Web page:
However, this is not how things are done, because, again, their one mission is to grab the gold, and to do as little as at all possible. Ideally (to them), the entire process should be fully automated so they don't even have to hire any humans. What's next? Automatically block any account with more than three abuse reports? They have no pride or sense of "public service". Just keep that cash flowing in. "Will this controversial domain actually gain us and give us good PR? Let's keep it and ignore the crimes associated with it! On the other hand, this one we don't like. It may not be doing anything wrong, especially not compared to that other one, but away it goes!"

If the company name is EuroDNS, all of the above isn't enough. They simply steal it from you and ignore you from that point on.

My own experience, summarized

I used to run a 100% legal (yes, really) site using a nice standard .com domain, having previously done this for ages without problems (isn't that a stupid argument? "I never had problem!" Everyone says that until it happens to them…). In the beginning, the thought that this could ever happen had never even crossed my mind, and rightfully so, since I knew of all the insane and sick shit out there which never had any problems staying online.

One day, the first registrar told me that I had to move and removed the whois privacy I had purchased without notice. It is important to point out that virtually none of these companies ever would explain themselves in any manner, refund me or in any way cooperate; it was always: "We have removed the whois privacy. Now pack up and leave, quickly. We will not discuss this any further." in an inexplicably rude and hostile manner (the one exception being GoDaddy, who at least wrapped their asshole decision in a somewhat sugar-coated, fake-apologetic manner).

It's difficult to summarize this without leaving out important details and making it sound as if these were somehow legitimate actions taken by the companies. Basically, malicious people with some kind of severe mental illness would repeatedly send fake abuse reports as soon as we had switched to a new registrar, until they marked the account as "not worth the money it brings in". Nobody should ever have to be negatively affected by things out of their control. That's a very basic, obvious philosophy, but isn't often (ever?) practiced in the real world.

I would've happily paid up to 10x the price for an "extended service" to protect against this sort of abuse, by the way, but none of them provided such a thing and never replied to any custom offers. As expected. It would still not be worth it to them.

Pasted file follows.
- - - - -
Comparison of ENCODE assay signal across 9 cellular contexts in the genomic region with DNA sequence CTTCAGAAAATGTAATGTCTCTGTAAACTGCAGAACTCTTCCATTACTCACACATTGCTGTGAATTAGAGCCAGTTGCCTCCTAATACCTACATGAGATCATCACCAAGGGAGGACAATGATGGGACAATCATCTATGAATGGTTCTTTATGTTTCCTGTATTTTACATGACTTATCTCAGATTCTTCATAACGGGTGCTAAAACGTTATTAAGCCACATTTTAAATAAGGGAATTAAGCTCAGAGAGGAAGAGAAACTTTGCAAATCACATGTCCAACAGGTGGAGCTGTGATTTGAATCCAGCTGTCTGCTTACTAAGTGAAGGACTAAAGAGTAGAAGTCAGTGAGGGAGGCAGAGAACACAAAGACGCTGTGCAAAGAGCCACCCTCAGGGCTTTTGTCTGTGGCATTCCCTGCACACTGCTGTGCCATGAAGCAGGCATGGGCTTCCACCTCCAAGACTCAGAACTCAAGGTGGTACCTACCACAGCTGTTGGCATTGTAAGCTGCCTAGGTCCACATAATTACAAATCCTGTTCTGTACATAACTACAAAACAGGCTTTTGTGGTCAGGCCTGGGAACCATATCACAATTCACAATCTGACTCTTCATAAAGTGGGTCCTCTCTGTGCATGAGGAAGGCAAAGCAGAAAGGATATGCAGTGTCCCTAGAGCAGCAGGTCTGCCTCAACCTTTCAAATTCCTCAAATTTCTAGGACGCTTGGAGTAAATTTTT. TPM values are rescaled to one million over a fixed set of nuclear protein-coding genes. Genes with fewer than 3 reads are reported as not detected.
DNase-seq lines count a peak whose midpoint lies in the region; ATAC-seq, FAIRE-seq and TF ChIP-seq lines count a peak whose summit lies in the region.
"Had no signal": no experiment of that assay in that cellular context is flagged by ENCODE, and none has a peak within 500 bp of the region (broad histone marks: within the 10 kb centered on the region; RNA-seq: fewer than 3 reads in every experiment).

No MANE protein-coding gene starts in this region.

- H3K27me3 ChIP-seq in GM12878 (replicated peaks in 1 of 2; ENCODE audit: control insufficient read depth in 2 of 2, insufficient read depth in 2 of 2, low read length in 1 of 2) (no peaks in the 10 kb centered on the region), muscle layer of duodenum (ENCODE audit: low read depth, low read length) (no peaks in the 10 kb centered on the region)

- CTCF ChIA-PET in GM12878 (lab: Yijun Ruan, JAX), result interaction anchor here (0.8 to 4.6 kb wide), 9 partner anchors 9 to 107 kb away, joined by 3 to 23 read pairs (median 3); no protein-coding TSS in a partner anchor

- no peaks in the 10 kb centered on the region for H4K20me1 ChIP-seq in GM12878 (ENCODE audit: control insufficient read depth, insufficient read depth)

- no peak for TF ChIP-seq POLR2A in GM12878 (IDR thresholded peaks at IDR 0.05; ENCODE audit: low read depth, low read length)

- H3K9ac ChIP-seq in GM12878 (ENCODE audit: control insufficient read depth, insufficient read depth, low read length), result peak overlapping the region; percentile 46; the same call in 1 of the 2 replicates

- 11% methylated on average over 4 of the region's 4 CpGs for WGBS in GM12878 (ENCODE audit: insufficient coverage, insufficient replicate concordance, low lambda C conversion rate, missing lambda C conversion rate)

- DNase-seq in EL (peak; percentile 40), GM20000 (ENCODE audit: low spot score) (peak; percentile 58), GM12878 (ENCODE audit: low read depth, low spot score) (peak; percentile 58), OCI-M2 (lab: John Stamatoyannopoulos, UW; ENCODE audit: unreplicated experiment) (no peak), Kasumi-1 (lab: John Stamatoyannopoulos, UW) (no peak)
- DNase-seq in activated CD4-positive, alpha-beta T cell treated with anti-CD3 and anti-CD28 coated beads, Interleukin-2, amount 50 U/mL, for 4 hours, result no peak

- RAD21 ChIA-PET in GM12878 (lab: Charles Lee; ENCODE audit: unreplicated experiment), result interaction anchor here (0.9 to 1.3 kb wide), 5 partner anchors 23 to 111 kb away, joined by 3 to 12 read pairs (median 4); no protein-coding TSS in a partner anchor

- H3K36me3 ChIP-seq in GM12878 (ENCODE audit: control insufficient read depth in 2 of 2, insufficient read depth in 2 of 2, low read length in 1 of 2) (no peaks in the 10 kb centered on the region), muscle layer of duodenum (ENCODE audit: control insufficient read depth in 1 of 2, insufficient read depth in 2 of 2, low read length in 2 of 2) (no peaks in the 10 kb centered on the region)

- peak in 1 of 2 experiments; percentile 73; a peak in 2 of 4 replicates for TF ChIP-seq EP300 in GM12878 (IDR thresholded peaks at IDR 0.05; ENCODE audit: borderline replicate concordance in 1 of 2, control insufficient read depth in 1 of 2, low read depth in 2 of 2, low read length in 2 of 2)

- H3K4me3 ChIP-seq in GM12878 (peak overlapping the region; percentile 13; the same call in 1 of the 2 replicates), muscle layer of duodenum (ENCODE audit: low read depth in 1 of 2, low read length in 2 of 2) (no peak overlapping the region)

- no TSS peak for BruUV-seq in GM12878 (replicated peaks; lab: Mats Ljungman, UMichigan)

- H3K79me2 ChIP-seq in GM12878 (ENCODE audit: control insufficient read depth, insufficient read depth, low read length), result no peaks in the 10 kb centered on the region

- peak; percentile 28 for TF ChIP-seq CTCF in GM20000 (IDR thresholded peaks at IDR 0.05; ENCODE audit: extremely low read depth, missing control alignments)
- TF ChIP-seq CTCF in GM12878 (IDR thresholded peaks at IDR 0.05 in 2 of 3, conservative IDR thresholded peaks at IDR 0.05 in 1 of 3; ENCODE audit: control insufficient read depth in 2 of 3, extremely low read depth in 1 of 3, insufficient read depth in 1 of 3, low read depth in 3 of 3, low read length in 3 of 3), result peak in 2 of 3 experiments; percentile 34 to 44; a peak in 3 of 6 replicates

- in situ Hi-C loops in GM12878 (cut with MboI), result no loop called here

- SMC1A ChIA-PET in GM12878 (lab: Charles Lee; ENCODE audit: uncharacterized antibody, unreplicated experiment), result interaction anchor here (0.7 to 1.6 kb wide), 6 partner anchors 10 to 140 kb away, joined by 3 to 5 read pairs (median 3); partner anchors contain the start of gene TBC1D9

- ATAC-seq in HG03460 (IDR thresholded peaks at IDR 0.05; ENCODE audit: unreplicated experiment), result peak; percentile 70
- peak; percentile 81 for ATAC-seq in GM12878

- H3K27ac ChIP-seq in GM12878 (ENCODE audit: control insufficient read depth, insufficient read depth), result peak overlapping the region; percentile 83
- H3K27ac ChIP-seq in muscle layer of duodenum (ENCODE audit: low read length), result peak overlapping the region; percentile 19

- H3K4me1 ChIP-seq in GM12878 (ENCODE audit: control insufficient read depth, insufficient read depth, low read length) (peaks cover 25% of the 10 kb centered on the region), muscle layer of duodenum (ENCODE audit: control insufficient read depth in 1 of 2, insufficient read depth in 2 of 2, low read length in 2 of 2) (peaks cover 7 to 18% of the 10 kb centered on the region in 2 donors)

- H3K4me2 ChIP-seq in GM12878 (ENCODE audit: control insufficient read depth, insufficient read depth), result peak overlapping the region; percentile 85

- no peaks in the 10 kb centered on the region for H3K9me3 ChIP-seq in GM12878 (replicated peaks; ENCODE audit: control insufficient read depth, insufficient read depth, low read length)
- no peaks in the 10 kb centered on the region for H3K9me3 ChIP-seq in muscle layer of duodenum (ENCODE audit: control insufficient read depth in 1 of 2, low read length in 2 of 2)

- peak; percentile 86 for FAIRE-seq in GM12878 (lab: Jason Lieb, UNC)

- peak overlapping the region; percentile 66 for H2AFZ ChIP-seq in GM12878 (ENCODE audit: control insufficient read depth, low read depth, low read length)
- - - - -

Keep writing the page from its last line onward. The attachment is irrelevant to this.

The "whois privacy" offered by various of the companies, which I purchased many times, is a big joke. There is no privacy. They'll randomly remove it without any notice or stated reason. It was not uncommon for them to immediately force-point the domain to their own Web servers, thus jeopardizing every visitor's security and privacy, and it was always unclear whether or not they would even let me transfer the domain away from them to another registrar, which they are legally required to allow as per their contract with ICANN. (Yes, I and others read it carefully. I'm not making any of this up.)

Note that it didn't matter that I used external DNS hosting (and, of course, an external server for the actual site). On the other hand, every time I would report an actual illegal site, protected by the same companies which treated me like this, they would ignore it or claim that they "have nothing to do with the contents of the sites for which we provide domain names". Don't believe me? I don't blame you. Clearly, it has nothing to do with legality, since they harass people with legal sites while consistently ignoring actually violating and abusive ones. I wish I were making this up!

Even if you know that the world is rotten and broken in many ways, experiences such as this just feel unreal. For the record, this happened roughly between 2008 and 2010.

EuroDNS = domain thieves

When it eventually came to dealing with EuroDNS, they proved to be the worst, most incompetent, rude pieces of shit I've ever dealt with in my life, and that says a lot. It is very important to point out that this was not any kind of "hack"/compromise of either my account or the company's system. They had more than enough time to set things right after realizing their "mistake", except it wasn't a mistake but deliberate, flat-out theft. And (surprise, surprise…) they got away with it.